Pamagirri Aboriginal Experience
The Pamagirri Aboriginal Experience invites you to discover authentic Indigenous Australian culture.
Australia’s Indigenous culture is one of the oldest surviving cultures in the world and Rainforestation Nature Park recognises the importance of preserving and sharing this unique culture. Our Pamagirri Aboriginal Experience recently won a 2019 Queensland Tourism Award in gold for Aboriginal & Torres Strait Islander Tourism.
Local Indigenous Pamagirri Guides welcome you to join them on a journey to discover the Dreamtime and learn about the fascinating customs and ancient traditions that are kept alive in the rainforest of Kuranda, in Tropical North Queensland.
The Pamagirri Aboriginal Experience takes approximately 1 hour which includes both the Pamagirri Aboriginal Dance Performance held in the Rainforest Amphitheatre and the Dreamtime Walk conducted either before or after the show. Extended Dreamtime Walk activities are available at an extra cost for groups to learn even more about the fascinating history of Australia’s Indigenous culture.
This half-hour guided tour along an all-weather walk-way modelled on the Rainbow Serpent gives further insight into Aboriginal traditions and beliefs and how several ancient implements were used.
Enter the Pamagirri Cultural Centre at Rainforestation and experience Tropical North Queensland through the eyes of the people who have been its custodians for tens of thousands of years.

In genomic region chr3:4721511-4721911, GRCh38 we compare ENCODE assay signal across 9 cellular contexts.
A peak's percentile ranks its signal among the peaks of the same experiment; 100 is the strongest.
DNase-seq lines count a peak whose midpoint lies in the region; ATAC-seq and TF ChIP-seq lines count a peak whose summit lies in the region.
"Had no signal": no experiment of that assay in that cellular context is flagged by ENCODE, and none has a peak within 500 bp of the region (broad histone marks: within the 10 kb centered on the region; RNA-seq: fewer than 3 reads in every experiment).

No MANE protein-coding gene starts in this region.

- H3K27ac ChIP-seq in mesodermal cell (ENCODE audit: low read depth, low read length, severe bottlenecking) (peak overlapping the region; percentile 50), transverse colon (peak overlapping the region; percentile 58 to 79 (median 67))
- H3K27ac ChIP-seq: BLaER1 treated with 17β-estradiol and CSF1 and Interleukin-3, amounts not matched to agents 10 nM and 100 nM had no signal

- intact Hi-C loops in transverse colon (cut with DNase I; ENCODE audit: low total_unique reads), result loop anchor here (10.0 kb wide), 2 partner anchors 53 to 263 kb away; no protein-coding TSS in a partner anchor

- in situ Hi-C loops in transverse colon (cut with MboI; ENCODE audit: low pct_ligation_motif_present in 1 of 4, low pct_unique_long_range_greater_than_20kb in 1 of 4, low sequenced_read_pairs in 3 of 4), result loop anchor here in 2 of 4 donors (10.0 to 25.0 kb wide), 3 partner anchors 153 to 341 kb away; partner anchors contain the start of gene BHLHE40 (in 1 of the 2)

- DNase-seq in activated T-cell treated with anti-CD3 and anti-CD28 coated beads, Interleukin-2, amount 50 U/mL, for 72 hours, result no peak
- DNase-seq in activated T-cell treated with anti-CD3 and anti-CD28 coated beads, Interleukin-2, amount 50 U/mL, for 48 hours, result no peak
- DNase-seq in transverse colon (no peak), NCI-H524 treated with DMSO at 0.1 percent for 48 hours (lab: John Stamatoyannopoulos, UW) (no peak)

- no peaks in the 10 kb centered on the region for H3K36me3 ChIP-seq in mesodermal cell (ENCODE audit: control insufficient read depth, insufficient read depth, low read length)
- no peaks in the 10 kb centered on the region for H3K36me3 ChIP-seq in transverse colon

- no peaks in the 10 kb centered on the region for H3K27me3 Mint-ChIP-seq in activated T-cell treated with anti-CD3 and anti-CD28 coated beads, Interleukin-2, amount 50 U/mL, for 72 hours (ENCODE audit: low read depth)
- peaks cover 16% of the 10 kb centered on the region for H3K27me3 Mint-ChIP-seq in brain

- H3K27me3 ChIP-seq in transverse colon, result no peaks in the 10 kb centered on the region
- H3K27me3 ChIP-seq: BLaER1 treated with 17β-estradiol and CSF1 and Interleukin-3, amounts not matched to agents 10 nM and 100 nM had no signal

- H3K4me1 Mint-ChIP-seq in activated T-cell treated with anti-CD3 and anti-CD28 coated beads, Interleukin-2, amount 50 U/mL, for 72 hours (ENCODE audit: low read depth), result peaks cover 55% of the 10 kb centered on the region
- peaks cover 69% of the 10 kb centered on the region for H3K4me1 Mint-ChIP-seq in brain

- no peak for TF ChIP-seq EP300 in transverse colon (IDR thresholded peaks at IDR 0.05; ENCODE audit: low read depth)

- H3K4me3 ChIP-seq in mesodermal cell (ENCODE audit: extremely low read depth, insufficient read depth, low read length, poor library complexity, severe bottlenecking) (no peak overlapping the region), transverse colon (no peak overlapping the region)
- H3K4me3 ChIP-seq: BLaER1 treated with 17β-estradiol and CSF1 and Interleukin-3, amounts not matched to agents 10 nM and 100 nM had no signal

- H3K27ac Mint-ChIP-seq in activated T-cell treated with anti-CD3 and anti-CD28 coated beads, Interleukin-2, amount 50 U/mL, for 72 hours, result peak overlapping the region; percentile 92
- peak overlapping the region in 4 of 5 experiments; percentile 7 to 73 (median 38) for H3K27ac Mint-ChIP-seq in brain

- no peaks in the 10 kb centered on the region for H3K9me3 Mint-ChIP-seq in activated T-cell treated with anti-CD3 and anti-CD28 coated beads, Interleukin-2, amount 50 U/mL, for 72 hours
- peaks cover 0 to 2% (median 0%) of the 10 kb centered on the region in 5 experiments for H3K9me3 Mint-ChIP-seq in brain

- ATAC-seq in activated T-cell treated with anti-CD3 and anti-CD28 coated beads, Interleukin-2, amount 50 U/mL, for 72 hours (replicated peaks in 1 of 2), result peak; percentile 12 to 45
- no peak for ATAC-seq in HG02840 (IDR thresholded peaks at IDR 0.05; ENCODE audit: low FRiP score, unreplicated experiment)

Try your hand at boomerang throwing and after a demonstration and a few lessons, you’ll be ready to test your skills. The area is specially netted for your safety, as boomerangs do come back!
When you observe spear-throwing, you’ll be amazed at the distance the Pamagirri Guides can throw spears using a Woomera. As a matter of fact, two of our Pamagirri Guides are in the Guinness Book of World Records for the longest spear throws!
Discover how the spear was used for hunting (imagine having to catch your own dinner for every meal!) and to uphold traditional law in tribal communities. Thankfully, punishments endured in the past bare no resemblance to those used today.
Indigenous Australians are born entertainers as music and dance are an integral part of this culture and used to pass on customs and traditions. In the midst of traditional Aboriginal dwellings, your guide will explain how didgeridoos are made and used in ceremonies, and then reveal the techniques used to play this haunting ancient instrument by imitating the noises of Australian animals. Listen carefully for sounds imitating Kangaroos or the Kookaburra. It’s easier said than done and you’ll have a chance to try this yourself after the lesson.
At the end of the tour, your personal Pamagirri Guide will be available to answer questions and take photographs.
Pamagirri Dance Performance
The rainforest amphitheatre provides a beautiful backdrop for the Pamagirri Dance Performance; a traditional dance performance depicting aspects of Indigenous culture including animals, food gathering and hunting.
The rainforest serves as the theatre walls whilst sounds of wildlife provide accompaniment to the haunting sounds of the didgeridoo and clapsticks. Be sure to watch closely – there’s a surprise for the audience at the end! The amphitheatre is wheelchair accessible, and has a large protective canopy and tiers of comfortable wooden seats with the capacity for four hundred people. The dance programme is available in fourteen different languages.